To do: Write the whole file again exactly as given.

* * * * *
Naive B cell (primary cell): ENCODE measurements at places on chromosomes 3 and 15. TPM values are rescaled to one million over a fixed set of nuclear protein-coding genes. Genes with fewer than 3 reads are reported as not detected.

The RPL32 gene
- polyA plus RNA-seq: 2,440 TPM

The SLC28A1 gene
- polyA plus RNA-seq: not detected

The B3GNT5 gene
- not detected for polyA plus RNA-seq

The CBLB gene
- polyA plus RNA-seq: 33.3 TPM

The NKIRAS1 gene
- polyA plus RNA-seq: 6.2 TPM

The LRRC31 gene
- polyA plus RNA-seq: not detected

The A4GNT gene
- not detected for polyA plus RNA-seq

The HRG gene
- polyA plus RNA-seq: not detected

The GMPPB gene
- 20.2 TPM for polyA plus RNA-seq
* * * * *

Naive B cell (primary cell): ENCODE measurements at places on chromosomes 3 and 15. TPM values are rescaled to one million over a fixed set of nuclear protein-coding genes. Genes with fewer than 3 reads are reported as not detected.

The RPL32 gene
- polyA plus RNA-seq: 2,440 TPM

The SLC28A1 gene
- polyA plus RNA-seq: not detected

The B3GNT5 gene
- not detected for polyA plus RNA-seq

The CBLB gene
- polyA plus RNA-seq: 33.3 TPM

The NKIRAS1 gene
- polyA plus RNA-seq: 6.2 TPM

The LRRC31 gene
- polyA plus RNA-seq: not detected

The A4GNT gene
- not detected for polyA plus RNA-seq

The HRG gene
- polyA plus RNA-seq: not detected

The GMPPB gene
- 20.2 TPM for polyA plus RNA-seq